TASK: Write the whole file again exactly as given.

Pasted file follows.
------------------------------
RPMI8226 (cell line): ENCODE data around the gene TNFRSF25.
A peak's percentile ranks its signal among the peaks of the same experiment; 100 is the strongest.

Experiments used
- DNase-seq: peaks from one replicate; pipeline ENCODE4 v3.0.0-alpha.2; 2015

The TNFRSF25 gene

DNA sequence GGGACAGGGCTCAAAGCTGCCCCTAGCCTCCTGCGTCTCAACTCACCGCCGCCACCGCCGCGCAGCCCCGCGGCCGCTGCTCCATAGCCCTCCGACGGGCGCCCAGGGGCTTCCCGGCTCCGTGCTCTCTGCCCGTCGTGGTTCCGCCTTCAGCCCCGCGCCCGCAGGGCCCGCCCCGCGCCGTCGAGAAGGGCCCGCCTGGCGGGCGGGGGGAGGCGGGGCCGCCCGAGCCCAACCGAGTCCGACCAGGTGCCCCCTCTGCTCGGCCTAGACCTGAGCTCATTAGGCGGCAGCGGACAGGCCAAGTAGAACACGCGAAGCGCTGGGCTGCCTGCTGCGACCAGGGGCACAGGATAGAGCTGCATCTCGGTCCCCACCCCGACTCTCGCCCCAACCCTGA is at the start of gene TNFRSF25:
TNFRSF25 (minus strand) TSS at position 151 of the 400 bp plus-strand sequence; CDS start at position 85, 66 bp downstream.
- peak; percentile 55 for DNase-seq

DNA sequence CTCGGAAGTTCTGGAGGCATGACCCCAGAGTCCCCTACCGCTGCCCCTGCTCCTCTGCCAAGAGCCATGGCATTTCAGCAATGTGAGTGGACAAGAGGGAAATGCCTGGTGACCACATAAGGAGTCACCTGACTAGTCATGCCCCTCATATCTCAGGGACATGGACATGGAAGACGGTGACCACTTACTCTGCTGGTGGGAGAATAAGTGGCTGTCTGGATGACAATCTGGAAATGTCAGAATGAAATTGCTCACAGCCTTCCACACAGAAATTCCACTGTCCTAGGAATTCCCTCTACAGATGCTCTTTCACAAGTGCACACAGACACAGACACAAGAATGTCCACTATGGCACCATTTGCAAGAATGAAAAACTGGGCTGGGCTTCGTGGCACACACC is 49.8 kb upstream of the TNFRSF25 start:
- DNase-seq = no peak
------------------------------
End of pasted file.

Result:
RPMI8226 (cell line): ENCODE data around the gene TNFRSF25.
A peak's percentile ranks its signal among the peaks of the same experiment; 100 is the strongest.

Experiments used
- DNase-seq: peaks from one replicate; pipeline ENCODE4 v3.0.0-alpha.2; 2015

The TNFRSF25 gene

DNA sequence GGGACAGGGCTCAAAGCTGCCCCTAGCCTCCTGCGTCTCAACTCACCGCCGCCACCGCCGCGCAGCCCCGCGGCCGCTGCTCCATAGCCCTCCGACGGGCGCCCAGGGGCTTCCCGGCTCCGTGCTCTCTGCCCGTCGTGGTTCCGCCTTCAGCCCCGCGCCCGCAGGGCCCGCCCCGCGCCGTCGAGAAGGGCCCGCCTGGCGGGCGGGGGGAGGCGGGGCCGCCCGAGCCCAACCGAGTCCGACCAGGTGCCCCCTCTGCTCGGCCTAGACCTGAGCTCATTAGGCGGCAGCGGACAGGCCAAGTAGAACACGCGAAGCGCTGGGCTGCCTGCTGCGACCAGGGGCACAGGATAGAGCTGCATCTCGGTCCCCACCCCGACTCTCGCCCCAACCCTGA is at the start of gene TNFRSF25:
TNFRSF25 (minus strand) TSS at position 151 of the 400 bp plus-strand sequence; CDS start at position 85, 66 bp downstream.
- peak; percentile 55 for DNase-seq

DNA sequence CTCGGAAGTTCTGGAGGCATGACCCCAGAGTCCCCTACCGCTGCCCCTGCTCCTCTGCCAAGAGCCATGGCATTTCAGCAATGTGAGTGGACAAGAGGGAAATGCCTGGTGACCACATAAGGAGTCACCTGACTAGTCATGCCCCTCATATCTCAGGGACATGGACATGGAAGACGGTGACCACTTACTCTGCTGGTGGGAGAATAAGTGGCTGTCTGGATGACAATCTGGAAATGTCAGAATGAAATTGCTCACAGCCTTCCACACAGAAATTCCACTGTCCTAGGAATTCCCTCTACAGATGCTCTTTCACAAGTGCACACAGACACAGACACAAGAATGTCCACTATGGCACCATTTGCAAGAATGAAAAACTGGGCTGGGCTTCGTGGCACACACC is 49.8 kb upstream of the TNFRSF25 start:
- DNase-seq = no peak